There was one reading that particularly interested me this week: Sean Hall’s This Means This, This Means That: A User’s Guide to Semiotics. I have to admit, the term semiotics is one that just doesn’t seem to linger very long in my mind. In the past six years as an undergraduate, then a graduate student, I have used and known this term every semester. Yet every semester I forget it again. After reading This Means This, This Means That, however, I think the nuances of semiotics might actually stick this time.
An example of this is in Chapter Two, “Ways of Meaning,” in which Hall defines and illustrates terms such as simile, metaphor, synecdoche, and metonym. The former two terms are common and easy to remember. The latter, however, are terms I haven’t heard since a class called “Readings in Non-Western Literature” in my freshman year of college. Since it was a literature class, the professor focused on the textual examples of these terms, such as “wheels” representing a car (synecdoche) and using the term “White House” in place of “the President.”
It amazes me the way we see objects every day and apply meaning to them based on our own experiences, expectations, and perceptions. Hall states that “there are numerous devices that we can employ to produce meanings of a non-literal kind” (34). We use these devices daily without thinking about them, or knowing we are doing it. For example, my four year old niece drew me a picture the other day that looked something like this:
When I asked her what it was a picture of, her answer was something like this: “A party! And you are there, and mommy, and me, and Mimi, and there’s a boat, and the beach, and Nahla and Oliver (the dogs) running after Buffy (the cat).” Well, I was not aware that all of THAT was going on what I perceived to be a big scribble. It’s almost sad to think that one day she will learn the “conventions of representation” (52), and be forced to draw specific objects to get her idea across. Or, she could become a successful artist with her abstract drawings.
That being said, I was a bit disappointed with the chapter, “Textual Structure.” Although Hall promises in the beginning of the chapter to explore textual semiotics, his explanations and examples are not as clear as those involving images. For example, Hall asks, “Which text is telling the truth?” and provides an image of two seemingly identical glasses, one labeled “Poison” and the other “Holy Water.”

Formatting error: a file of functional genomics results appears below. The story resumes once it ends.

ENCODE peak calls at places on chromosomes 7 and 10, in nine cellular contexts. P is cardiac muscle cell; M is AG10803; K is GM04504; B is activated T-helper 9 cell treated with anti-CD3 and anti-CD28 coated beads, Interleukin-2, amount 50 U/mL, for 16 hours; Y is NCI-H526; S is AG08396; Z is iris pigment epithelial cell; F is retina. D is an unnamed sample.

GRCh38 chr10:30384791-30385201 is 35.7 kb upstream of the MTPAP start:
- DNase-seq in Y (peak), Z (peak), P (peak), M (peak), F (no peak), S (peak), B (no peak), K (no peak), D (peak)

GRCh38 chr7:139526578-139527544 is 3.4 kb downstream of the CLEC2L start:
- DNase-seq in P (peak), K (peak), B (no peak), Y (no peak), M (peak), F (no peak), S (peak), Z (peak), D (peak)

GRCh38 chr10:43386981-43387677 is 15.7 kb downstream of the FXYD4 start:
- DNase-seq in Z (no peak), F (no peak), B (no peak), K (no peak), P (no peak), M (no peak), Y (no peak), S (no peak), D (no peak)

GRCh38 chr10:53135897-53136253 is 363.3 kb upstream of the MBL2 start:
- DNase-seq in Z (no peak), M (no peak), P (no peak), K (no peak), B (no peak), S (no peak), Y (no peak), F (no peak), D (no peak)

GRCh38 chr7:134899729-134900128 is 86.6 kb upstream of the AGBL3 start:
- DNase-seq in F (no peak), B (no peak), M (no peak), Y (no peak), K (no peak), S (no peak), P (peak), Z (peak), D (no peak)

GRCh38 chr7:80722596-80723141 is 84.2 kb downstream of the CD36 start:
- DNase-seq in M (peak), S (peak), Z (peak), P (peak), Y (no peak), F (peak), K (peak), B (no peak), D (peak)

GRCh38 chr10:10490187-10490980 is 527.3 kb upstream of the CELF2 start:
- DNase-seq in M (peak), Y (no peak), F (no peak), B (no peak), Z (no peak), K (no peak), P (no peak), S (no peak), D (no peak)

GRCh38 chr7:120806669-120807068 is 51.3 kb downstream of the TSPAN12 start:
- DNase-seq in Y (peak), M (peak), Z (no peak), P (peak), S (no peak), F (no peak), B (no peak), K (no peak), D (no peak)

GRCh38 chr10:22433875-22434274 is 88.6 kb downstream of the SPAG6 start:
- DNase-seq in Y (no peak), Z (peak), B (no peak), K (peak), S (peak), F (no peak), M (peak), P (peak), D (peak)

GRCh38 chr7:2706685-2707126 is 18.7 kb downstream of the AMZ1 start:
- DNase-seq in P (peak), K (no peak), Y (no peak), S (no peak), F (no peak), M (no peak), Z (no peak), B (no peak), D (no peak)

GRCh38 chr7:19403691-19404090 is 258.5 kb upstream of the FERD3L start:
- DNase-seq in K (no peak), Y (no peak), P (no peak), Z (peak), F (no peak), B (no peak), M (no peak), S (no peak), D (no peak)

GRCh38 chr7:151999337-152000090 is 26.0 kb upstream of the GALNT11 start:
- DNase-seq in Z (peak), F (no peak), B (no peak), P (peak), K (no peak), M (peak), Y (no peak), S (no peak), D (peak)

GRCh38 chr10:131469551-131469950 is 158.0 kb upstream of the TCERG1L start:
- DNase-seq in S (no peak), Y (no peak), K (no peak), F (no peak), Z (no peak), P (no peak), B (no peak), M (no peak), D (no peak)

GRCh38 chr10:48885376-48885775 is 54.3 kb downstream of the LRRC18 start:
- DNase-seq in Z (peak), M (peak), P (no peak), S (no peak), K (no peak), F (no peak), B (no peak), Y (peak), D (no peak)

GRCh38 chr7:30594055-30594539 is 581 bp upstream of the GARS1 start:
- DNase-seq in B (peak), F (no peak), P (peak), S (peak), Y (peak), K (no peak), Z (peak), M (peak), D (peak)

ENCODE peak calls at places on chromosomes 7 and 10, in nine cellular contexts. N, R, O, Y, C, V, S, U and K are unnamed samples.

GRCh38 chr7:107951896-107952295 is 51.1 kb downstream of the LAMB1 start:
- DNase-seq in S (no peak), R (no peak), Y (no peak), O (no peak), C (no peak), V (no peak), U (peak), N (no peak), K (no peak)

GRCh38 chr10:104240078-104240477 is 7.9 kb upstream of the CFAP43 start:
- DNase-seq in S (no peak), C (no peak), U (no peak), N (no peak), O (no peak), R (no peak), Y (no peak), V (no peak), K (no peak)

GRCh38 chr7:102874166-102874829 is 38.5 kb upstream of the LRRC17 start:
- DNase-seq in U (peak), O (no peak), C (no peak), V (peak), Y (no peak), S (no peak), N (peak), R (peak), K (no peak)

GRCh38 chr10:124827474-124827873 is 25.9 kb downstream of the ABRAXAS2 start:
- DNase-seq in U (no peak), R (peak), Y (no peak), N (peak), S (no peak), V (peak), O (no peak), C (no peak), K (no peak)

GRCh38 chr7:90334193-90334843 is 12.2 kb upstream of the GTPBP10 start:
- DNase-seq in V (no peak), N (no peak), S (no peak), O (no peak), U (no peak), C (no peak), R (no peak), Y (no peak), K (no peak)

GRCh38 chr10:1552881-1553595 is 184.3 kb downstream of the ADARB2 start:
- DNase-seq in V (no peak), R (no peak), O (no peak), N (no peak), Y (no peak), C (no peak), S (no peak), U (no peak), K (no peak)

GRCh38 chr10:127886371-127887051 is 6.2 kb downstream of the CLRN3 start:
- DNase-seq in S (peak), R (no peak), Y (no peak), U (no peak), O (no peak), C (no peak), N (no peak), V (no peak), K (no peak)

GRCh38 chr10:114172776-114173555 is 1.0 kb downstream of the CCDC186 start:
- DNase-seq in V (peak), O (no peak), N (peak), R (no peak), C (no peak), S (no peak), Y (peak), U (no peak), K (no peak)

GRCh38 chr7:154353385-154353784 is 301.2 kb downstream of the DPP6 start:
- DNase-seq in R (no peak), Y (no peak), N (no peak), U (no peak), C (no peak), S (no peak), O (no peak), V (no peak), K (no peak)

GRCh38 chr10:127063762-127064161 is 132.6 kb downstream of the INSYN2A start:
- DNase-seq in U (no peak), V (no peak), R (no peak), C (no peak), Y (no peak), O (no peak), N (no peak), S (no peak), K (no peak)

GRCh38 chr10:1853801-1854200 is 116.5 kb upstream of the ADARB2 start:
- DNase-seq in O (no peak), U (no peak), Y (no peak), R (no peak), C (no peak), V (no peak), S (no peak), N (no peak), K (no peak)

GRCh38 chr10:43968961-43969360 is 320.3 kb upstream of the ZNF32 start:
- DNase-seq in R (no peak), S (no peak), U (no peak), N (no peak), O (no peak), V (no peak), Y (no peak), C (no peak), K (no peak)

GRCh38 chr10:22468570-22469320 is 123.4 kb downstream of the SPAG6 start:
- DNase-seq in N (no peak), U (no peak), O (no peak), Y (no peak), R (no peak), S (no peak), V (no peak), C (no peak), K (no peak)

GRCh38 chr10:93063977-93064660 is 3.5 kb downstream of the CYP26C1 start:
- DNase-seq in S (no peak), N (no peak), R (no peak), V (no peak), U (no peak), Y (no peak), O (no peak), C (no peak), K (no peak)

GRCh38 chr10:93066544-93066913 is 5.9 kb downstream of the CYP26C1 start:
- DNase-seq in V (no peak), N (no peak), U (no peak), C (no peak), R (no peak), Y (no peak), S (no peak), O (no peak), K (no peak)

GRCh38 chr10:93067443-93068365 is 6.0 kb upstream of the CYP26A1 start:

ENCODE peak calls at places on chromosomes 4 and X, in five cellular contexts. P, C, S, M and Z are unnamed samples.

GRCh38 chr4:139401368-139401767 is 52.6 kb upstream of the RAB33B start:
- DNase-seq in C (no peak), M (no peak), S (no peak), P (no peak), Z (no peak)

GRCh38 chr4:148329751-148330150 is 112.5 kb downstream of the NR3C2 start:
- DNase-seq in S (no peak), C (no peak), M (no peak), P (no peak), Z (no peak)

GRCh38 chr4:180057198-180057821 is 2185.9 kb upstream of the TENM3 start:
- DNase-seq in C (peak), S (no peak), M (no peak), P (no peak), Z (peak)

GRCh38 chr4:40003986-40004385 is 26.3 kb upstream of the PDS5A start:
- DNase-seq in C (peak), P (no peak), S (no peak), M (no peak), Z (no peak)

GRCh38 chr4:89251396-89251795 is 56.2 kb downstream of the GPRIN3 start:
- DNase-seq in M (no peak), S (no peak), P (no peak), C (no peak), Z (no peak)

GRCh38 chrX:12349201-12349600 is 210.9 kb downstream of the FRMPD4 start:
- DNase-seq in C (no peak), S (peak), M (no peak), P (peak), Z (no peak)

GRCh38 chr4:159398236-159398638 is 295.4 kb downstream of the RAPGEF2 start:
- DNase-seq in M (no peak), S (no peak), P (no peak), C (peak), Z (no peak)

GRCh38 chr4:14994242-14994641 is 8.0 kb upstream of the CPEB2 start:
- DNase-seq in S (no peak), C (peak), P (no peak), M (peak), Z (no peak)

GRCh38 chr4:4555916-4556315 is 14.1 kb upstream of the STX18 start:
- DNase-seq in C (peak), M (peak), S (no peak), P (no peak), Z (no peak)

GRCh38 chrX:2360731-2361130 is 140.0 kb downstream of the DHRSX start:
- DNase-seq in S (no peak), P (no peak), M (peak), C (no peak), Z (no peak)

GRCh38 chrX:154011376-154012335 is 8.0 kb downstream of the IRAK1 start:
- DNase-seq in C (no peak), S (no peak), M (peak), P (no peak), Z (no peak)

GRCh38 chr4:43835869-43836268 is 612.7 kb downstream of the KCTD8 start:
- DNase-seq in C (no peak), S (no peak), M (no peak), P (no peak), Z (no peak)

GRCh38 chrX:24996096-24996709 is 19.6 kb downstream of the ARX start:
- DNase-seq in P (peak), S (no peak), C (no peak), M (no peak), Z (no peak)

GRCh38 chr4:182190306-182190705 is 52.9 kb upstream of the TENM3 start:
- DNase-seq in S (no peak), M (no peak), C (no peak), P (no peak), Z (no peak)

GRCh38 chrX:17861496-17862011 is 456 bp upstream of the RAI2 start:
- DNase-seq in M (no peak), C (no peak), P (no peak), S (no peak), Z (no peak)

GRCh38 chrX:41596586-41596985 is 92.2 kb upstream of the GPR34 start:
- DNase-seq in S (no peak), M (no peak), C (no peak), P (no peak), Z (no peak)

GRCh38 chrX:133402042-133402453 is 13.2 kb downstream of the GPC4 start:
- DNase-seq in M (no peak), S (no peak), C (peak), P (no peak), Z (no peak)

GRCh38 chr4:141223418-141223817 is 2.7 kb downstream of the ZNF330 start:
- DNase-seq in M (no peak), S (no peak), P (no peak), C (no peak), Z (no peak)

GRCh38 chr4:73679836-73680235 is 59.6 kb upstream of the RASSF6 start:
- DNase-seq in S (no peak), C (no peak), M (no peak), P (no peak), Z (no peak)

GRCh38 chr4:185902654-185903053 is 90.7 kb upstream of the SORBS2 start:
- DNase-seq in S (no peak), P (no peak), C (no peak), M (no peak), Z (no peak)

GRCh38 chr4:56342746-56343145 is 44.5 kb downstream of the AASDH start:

Rather than immediately give the reader suggestions or solutions for this question, he first delves into different scenarios in which words and text do or do not interact. It isn’t until the end of the explanation that he gives a clear statement: “Pieces of text, then, can simplify, complicate, elaborate, amplify… or help to define different types of meanings when they interact with images and objects” (98). This way of organizing his explanations threw me, especially after his more direct descriptions in the more visually-based chapters.
In the chapter, “Conceptual Structures,” Hall confuses me again. In his description/explanation of the image of the traffic light on page 69, he doesn’t, to me, seem to answer his own question fully. When I saw this image (which depicts a traffic light “upside-down”–green, yellow, red, rather than red, yellow, green), I expected him to confront the placement of the colors. I imagined that he would claim it doesn’t matter in which order the colors are placed. Instead, he discusses the colors chosen. Yes, it is important to note that the colors chosen to me go, caution, and stop have been chosen and accepted by our culture even though other colors could do the same thing. However, I wonder: why did Hall change the order of the colors if he didn’t intend to discuss their order? Does it matter where the colors are located?
Despite my (few) objections to the way Hall handles some of his topics, I definitely enjoyed this reading. In it, Hall describes many of the same ideas Denis Wood explores, yet in a much more accessible, visual way. In my opinion, if you’re going to discuss visual semiotics, the book itself needs to have a level of visual appeal itself.